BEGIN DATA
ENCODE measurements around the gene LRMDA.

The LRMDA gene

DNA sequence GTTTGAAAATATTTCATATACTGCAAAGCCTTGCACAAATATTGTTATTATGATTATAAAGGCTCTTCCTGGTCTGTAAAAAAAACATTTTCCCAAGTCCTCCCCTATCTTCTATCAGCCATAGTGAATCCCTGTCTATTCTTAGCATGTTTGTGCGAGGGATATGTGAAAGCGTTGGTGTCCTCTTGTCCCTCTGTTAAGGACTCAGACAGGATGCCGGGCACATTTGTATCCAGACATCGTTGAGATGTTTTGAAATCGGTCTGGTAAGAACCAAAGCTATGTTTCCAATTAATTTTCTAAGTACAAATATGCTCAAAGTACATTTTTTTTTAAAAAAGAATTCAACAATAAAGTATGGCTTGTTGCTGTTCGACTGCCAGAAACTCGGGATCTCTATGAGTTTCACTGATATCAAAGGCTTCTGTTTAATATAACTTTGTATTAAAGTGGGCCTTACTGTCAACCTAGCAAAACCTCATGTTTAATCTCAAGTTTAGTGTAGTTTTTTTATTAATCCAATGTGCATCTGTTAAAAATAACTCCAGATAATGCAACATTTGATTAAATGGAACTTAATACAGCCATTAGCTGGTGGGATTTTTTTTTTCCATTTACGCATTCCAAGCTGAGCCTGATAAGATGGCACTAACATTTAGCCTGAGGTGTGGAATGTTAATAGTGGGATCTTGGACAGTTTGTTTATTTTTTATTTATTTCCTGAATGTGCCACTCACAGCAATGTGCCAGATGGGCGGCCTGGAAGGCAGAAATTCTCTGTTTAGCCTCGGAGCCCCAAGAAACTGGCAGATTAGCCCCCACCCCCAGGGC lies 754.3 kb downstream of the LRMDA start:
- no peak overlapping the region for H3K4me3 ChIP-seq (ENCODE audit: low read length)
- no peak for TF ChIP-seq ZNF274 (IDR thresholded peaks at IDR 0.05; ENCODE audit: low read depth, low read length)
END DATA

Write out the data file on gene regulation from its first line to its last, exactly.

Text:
ENCODE measurements around the gene LRMDA.

The LRMDA gene

DNA sequence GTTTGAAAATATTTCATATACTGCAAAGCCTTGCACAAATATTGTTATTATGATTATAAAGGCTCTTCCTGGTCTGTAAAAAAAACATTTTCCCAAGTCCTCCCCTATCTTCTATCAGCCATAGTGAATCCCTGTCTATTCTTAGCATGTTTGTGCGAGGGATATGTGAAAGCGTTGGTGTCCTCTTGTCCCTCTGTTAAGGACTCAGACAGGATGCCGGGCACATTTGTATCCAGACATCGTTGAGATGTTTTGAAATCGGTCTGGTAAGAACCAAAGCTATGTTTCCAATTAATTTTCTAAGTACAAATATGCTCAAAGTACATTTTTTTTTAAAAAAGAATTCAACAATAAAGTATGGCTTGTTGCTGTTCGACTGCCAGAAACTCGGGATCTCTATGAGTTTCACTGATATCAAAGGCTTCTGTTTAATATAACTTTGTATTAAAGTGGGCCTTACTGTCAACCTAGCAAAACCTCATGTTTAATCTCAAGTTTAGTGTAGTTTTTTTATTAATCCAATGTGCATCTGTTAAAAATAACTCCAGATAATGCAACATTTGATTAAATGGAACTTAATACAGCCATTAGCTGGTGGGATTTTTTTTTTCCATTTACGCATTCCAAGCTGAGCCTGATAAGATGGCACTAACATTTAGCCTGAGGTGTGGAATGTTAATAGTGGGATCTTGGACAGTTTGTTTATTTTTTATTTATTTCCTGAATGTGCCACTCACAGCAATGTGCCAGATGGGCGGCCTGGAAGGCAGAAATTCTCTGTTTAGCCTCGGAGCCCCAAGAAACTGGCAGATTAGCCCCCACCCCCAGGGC lies 754.3 kb downstream of the LRMDA start:
- no peak overlapping the region for H3K4me3 ChIP-seq (ENCODE audit: low read length)
- no peak for TF ChIP-seq ZNF274 (IDR thresholded peaks at IDR 0.05; ENCODE audit: low read depth, low read length)